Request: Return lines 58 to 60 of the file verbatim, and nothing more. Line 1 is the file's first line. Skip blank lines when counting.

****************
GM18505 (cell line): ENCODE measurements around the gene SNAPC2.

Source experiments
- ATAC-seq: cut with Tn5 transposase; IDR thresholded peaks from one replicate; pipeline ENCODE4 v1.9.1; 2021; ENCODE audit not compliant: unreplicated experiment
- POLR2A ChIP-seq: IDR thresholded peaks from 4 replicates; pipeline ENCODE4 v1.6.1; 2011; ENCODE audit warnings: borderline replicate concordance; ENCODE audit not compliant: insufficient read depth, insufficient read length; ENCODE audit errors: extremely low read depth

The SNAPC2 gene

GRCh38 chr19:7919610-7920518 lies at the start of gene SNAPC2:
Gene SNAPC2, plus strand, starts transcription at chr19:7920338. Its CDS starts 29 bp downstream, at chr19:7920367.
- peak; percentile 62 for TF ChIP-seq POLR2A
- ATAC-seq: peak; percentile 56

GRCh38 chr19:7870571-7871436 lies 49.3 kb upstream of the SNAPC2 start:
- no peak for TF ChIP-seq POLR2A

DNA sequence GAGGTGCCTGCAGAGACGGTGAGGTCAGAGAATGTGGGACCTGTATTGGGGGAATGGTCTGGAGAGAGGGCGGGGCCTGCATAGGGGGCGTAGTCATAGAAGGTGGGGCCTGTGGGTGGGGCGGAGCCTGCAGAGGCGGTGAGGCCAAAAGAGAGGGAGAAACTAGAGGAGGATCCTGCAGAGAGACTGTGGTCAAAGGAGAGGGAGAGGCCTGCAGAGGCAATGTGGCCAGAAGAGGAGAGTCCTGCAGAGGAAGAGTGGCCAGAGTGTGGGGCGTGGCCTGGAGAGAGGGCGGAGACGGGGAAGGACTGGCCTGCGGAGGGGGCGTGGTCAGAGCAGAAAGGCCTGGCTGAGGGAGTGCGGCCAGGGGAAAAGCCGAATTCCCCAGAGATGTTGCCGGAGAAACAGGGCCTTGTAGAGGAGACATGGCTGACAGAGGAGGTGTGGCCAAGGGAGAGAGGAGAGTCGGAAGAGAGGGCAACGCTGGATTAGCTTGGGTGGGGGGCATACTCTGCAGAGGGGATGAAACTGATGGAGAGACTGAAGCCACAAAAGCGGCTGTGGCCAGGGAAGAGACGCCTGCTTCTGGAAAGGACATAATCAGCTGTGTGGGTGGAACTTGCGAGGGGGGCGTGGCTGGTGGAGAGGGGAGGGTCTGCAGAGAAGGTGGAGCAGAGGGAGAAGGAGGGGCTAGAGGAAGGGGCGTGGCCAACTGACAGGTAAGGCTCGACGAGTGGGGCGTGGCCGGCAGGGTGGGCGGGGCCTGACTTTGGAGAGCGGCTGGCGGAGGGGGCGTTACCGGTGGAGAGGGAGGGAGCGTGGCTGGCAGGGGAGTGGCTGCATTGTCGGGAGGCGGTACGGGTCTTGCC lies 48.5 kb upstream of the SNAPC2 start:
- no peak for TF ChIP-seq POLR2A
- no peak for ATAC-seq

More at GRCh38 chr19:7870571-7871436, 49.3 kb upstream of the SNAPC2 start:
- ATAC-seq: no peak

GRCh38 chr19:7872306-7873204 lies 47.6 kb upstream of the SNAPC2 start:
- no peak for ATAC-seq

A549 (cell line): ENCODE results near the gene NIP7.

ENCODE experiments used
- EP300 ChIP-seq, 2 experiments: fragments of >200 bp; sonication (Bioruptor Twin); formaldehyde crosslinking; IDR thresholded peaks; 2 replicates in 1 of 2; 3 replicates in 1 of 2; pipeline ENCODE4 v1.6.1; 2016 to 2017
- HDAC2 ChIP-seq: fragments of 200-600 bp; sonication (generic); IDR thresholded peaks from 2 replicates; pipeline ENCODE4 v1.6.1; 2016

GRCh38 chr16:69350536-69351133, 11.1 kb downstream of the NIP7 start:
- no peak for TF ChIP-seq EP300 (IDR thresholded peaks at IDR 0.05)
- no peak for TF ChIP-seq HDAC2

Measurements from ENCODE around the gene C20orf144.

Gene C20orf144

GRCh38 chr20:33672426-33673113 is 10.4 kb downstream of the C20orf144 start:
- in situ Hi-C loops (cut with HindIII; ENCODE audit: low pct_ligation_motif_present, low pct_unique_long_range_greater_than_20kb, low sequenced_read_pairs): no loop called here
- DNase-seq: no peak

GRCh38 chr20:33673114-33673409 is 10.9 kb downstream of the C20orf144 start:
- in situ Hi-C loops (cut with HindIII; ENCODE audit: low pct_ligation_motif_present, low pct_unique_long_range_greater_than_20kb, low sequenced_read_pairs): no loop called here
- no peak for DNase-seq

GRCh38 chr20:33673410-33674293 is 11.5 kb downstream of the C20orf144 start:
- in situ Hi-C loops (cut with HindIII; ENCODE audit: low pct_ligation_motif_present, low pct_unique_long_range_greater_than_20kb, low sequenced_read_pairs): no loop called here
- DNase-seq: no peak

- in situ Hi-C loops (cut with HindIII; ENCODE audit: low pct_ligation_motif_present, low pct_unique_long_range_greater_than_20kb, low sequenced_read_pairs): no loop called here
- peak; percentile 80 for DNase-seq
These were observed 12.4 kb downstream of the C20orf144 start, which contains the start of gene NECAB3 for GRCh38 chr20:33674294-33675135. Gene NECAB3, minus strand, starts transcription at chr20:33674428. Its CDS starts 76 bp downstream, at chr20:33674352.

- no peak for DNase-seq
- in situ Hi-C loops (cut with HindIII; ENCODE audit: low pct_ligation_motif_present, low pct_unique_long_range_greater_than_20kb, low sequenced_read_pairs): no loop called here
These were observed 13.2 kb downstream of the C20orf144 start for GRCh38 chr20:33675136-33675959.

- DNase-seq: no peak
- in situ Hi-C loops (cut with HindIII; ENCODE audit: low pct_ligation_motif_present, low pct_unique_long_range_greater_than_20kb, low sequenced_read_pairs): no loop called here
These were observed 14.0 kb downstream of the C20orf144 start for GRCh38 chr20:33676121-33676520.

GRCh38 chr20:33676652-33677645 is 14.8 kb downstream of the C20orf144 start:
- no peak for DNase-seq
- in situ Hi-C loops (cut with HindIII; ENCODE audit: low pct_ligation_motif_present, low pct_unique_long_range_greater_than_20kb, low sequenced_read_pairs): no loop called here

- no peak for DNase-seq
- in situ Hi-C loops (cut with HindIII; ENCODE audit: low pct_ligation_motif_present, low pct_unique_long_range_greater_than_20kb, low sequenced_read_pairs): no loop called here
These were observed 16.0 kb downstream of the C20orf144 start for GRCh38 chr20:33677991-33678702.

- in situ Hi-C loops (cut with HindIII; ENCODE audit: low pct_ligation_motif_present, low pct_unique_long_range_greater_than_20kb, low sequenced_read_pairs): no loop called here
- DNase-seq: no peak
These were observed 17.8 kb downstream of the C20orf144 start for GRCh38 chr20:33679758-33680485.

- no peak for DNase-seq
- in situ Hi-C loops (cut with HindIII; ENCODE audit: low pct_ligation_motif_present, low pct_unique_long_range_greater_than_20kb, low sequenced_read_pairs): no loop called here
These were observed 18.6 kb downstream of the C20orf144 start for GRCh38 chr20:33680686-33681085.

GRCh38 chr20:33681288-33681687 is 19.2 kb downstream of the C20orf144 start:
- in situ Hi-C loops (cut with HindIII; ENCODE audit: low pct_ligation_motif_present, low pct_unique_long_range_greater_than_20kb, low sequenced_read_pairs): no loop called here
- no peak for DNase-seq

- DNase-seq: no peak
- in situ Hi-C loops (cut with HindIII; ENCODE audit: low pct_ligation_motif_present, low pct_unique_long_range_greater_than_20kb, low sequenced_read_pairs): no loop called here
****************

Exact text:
GRCh38 chr20:33681288-33681687 is 19.2 kb downstream of the C20orf144 start:
- in situ Hi-C loops (cut with HindIII; ENCODE audit: low pct_ligation_motif_present, low pct_unique_long_range_greater_than_20kb, low sequenced_read_pairs): no loop called here
- no peak for DNase-seq